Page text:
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  • Writer's pictureAmr Abbas


“Mish-mash! Squish-squash!” Marleen trotted over the sidewalk, attacking the air about her carelessly.

There was a storm broiling over the distance in the vast green sky; it was neither drawing closer nor moving further from the town, but still, as everything else in the world around. The world had stopped spinning, and the sun stopped glowing; instead, a vast hole of light that neither shone nor dimmed withstood the test of time and space in the middle of the sky.

Whatever brought life to the meaningless bodies of the two of us was something unfamiliar, uncanny, or perhaps we were the only two dead people and that was the afterlife that rose from the abyss. Or perhaps we were simply on the other side of the window. When I was a young man, I thought I’d go to hell, always told myself that only the interesting people were there, instead, it was just me and Marleen who were intelligible enough to hold a conversation, or at least my current understanding of what a conversation is or was.

When I first encountered her, she was chasing the dead moths out of the solid lake at the end of the time. “Don’t scare the horsies” she screamed at them. I didn’t understand then. I don’t understand now, either.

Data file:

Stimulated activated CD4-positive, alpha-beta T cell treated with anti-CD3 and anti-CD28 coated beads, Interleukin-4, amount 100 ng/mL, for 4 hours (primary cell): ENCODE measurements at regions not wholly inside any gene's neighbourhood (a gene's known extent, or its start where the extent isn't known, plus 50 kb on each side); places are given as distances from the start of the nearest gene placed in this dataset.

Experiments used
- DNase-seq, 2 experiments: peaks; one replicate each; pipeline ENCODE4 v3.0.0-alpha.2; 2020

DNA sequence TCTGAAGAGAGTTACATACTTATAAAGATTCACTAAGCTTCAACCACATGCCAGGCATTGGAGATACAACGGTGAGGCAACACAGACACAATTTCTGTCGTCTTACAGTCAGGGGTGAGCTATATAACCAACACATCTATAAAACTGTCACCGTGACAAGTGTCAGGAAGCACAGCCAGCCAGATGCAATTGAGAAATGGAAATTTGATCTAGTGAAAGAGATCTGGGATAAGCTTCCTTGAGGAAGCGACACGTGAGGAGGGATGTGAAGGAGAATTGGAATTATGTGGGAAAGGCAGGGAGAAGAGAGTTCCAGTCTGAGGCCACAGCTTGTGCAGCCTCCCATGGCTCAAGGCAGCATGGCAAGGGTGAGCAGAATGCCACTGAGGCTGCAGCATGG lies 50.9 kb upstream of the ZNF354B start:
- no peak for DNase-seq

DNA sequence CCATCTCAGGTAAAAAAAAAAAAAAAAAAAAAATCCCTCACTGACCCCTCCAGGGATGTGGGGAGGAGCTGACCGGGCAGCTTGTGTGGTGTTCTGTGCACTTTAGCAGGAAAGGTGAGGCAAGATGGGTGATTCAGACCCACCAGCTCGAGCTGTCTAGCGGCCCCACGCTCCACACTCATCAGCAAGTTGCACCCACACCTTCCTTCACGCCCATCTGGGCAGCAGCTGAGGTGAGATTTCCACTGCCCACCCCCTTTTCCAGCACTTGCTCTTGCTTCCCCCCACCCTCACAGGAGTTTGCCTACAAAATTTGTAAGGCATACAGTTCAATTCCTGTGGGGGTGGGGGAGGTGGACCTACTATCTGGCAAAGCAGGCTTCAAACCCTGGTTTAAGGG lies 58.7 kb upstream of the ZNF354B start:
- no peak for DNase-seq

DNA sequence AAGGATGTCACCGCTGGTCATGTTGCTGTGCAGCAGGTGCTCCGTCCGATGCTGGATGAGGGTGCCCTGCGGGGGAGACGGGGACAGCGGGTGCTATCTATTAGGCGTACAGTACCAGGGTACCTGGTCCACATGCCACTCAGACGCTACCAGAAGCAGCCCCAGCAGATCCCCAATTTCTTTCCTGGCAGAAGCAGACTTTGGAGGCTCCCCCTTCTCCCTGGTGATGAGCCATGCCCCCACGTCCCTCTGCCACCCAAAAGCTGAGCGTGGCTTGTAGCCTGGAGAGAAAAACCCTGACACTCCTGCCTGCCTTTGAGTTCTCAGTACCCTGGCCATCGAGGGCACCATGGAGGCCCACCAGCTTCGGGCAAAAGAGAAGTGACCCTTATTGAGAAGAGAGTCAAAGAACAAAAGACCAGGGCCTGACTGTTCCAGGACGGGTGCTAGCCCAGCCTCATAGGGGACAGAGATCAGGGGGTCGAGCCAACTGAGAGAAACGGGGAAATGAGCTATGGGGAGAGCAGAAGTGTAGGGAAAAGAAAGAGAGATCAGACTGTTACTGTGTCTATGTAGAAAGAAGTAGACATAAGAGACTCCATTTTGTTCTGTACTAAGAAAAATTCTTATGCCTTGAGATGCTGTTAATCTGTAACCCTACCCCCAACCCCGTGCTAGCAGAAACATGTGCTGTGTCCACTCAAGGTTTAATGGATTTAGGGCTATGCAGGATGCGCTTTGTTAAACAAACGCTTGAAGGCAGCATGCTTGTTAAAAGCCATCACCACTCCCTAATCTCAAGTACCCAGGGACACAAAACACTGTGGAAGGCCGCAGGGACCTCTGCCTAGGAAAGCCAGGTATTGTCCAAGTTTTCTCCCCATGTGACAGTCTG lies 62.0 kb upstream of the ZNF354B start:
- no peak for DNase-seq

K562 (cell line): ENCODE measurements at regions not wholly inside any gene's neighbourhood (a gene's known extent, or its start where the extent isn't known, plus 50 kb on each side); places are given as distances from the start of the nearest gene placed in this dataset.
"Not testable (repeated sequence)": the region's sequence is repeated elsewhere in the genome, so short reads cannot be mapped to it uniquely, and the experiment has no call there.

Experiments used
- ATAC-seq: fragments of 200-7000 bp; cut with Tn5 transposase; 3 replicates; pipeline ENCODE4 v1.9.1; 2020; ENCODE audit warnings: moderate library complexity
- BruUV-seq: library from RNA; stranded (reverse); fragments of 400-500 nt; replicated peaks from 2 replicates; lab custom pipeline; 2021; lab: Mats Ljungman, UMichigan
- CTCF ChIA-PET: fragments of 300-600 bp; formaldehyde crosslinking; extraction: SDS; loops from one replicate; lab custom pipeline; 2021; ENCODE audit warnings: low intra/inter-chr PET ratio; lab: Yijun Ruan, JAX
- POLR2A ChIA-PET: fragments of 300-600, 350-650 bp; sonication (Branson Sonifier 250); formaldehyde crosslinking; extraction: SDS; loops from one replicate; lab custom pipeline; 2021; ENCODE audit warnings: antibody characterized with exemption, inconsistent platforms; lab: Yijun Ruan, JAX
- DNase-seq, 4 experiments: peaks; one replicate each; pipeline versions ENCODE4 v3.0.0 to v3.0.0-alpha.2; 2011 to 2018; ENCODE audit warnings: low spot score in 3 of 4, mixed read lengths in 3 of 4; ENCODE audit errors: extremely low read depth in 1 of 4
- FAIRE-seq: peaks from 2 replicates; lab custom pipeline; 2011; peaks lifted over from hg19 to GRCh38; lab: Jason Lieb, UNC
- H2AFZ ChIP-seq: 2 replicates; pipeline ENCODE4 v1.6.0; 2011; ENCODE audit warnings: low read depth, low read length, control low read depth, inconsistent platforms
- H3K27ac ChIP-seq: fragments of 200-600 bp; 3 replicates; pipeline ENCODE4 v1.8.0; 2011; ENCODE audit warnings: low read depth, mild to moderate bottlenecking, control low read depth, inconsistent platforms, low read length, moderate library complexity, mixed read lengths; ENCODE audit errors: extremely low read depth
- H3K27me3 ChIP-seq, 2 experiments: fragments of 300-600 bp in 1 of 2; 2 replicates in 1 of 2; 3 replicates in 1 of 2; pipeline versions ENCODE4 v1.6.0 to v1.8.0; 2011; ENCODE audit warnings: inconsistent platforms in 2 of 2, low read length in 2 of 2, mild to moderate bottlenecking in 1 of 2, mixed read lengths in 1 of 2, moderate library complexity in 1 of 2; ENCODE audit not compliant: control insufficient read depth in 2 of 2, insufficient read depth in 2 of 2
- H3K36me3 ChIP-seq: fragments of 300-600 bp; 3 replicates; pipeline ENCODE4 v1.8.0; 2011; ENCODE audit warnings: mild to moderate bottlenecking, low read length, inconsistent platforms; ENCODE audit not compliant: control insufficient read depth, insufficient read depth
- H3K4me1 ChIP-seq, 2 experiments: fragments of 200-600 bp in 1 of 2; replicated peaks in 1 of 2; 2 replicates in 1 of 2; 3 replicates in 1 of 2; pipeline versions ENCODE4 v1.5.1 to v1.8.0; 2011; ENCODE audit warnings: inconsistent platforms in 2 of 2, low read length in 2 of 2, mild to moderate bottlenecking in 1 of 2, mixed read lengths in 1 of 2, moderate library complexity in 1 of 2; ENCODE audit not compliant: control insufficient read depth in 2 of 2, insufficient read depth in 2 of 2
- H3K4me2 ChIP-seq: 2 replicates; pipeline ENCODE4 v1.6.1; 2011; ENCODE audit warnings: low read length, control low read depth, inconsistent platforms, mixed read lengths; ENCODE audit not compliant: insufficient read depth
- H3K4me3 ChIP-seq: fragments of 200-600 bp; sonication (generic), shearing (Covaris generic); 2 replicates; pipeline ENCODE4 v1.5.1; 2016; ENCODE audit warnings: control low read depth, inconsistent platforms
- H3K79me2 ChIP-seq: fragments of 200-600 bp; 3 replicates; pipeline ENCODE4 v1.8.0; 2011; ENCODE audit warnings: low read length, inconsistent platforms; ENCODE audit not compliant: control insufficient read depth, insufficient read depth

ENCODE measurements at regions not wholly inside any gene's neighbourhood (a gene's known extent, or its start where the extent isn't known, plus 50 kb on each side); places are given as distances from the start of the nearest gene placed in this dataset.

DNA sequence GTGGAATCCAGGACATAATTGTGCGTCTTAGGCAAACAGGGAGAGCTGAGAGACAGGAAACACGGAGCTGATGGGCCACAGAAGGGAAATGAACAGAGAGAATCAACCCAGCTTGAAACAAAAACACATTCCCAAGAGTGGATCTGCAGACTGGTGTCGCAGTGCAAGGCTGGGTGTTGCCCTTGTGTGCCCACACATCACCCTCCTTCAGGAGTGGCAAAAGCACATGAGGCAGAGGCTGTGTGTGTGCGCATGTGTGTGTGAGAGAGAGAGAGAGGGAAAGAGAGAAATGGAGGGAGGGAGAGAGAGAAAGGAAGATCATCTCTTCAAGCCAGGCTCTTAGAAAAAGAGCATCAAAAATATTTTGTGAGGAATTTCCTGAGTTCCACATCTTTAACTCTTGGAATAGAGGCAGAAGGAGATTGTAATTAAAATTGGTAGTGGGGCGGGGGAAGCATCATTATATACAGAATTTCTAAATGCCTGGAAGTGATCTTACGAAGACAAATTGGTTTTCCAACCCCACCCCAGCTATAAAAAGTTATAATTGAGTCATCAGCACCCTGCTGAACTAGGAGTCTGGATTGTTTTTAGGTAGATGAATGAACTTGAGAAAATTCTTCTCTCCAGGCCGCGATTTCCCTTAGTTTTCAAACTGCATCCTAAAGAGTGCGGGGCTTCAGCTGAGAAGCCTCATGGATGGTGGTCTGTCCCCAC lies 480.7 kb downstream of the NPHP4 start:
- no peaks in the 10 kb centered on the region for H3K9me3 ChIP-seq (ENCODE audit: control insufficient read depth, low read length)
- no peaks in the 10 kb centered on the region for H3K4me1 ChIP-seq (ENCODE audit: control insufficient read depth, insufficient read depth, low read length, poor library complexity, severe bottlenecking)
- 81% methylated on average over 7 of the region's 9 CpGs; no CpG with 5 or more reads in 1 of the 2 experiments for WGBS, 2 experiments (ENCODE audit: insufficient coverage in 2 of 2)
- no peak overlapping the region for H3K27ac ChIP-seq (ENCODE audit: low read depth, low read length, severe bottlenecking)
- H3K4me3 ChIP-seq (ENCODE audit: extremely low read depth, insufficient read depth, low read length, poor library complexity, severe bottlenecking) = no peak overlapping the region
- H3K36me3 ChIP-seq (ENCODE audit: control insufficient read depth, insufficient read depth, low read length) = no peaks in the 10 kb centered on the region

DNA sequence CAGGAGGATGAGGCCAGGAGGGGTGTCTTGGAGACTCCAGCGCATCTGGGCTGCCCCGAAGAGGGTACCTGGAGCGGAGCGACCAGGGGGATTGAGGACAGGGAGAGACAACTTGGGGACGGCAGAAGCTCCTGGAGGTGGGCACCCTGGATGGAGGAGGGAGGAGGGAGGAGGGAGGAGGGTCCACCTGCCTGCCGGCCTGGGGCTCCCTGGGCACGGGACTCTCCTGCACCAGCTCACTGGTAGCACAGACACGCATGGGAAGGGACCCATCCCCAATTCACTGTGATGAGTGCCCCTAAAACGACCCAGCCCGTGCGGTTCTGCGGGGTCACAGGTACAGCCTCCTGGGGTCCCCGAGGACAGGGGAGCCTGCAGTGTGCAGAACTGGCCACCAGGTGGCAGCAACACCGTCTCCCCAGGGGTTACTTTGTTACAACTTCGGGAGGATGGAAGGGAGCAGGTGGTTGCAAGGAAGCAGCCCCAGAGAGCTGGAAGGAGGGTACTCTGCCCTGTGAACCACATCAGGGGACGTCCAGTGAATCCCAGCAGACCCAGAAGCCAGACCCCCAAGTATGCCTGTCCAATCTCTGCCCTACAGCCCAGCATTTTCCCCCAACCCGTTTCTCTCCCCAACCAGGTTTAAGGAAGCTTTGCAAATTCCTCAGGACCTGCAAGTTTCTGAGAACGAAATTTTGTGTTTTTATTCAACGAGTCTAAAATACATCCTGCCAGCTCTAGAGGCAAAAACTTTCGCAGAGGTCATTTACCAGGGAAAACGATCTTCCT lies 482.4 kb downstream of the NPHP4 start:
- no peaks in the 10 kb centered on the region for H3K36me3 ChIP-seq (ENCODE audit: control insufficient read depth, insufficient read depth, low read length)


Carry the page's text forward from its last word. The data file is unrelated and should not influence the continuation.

Still water; stationary winds; a world unworlded and a storm unfolded. We were living in ignorance of what was and what was to be; in an islet of vast emptiness; divided from even the most separate of realities; warped, uneven yet ordinaire to the realities of realization.

Ah, realization. There is so little that made sense then until I heard the words my grandfather once said, “I do not plant this olive tree for you, but I plant it for your grandchildren.”

Marleen was running; chasing nothing, but playing, wandering like children did; like children dead. It was I who unrooted the tree; plucked it from the stem; and she was nothing but a thought; a figment of an imagination so blunt and true.

“Marleen!” I called for her and walked, watching the clouds smear around as if the artist chose to remove the painting. “Marleen!” I called again, a triplet of sounds, noises, rose from the ashen grass suspended. And through the blades of grass, or what could pass for grass, I saw a face unfamiliar, unrecognizable. I stammered, “what?” but my voice broke. The skies were growing darker.

In my heart, I knew what was happening.

The paint had not dried.

‘I do not like this. Third time’s a charm,’ the trifling voice in three came again.

She came, her arms wrapped around my waist, but the little girl could not hold her hands together then. I leaned down and hugged her, looking up at the storm that crept ahead; still. I saw strings of doom collapsing upon the world; destruction and ruin and chaos, to the little world I once knew; the place I once belonged.

And it was all gone.

All but the cave

And the light that never shone…

Written by Amr Abbas.

Cover illustration by Merle Emrich.


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